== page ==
On all types of technology devices, our students are consuming media inside and outside of the classroom—but do they know how to evaluate the messages? This specifically needs to be taught, starting with our youngest learners. “It must be true because it is on the internet” is not good enough for our students. Every educator is a teacher of media literacy, and lessons need to be woven throughout the school curriculum.
To prepare our students for the future beyond the classroom, they need to know how to evaluate sources carefully, but they also need to be creators of media. Using technology devices, students can create and share multimedia faster than most educators can select an app or a program to start creating. Students need experience creating and safely sharing messages, using all types of media, and (again) leading their own learning.
The opportunity for more funding for STEM and computer science programs should include a digital citizenship component to prepare students to be successful in a global economy. I often talk and write about getting student work “out the door,” meaning the student’s work reaches an authentic audience beyond the walls of the classroom. For example, after a student produces a movie, the classroom teacher is usually the one to broadcast the student work on social media. The student immediately looks for reactions to his or her work by how many times it is shared and liked. The students are getting a chance to see that they are digital citizens in a globally connected world.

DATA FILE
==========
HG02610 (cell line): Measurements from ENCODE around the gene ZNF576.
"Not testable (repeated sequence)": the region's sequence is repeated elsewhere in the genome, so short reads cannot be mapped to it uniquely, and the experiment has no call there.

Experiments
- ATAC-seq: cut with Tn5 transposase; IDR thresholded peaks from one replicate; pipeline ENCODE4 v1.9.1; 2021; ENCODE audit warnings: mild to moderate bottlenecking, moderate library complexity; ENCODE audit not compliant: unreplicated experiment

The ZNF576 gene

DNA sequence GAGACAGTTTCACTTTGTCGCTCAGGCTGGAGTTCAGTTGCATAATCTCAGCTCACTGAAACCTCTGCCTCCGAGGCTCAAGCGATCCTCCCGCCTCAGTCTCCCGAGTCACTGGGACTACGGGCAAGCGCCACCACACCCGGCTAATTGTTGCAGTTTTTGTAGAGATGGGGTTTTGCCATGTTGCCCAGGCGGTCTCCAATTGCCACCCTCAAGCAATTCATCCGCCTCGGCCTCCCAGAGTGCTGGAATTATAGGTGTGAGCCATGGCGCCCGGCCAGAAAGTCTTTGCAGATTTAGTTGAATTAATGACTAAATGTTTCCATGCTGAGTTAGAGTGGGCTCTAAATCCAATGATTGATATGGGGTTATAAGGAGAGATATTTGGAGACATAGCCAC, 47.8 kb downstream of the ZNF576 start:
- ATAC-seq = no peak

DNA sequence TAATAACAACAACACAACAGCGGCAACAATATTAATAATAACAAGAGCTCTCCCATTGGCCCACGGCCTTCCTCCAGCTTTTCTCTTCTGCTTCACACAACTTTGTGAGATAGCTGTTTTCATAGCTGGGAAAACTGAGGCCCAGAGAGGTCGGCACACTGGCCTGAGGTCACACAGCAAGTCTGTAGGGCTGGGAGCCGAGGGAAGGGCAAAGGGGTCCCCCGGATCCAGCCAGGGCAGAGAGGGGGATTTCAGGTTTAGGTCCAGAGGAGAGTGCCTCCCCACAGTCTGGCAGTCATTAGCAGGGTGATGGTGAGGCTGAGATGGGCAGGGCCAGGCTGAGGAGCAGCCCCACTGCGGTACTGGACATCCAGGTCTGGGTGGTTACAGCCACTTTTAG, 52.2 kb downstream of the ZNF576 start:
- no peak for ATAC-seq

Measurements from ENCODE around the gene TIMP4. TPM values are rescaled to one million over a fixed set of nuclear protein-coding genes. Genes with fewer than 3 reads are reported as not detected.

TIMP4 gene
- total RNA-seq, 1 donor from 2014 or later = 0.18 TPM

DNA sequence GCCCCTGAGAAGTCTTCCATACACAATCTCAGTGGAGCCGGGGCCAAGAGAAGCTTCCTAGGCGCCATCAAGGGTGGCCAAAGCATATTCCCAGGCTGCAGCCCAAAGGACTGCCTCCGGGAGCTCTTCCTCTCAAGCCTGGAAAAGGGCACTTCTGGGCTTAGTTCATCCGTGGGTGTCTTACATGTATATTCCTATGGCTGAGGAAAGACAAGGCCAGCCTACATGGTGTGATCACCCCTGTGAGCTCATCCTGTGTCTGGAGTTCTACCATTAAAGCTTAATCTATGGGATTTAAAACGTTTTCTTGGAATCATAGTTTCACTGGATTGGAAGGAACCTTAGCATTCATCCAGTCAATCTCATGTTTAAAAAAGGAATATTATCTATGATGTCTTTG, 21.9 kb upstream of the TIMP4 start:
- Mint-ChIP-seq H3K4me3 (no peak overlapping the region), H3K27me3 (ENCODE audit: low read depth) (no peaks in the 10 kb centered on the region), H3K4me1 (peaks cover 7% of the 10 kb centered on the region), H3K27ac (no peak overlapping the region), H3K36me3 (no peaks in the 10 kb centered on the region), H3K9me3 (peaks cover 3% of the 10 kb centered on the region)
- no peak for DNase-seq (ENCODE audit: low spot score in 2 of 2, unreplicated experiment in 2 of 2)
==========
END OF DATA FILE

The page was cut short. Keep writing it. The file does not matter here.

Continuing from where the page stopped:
Being a digital citizen today is also being a global citizen. As educators, we need to empower students to work on solving real-world problems by first changing the tasks we are asking students to complete. Some of the projects of the past need to retire to make room for students to collaborate, create, communicate, and think critically about the global problems around them and ways they can be part of new solutions.
We Have Work to Do!
Looking ahead to the future workplace for our students brings these five trends into the important conversation about what educators are doing in the classroom today. Conversations need to change from isolated lessons and assessments to how these five trends are reaching students in classrooms. Start today with The Hour of Code, and be okay when the students race ahead of you! On Twitter, watch our #NOWclassrooms hashtag to see examples of these trends in action.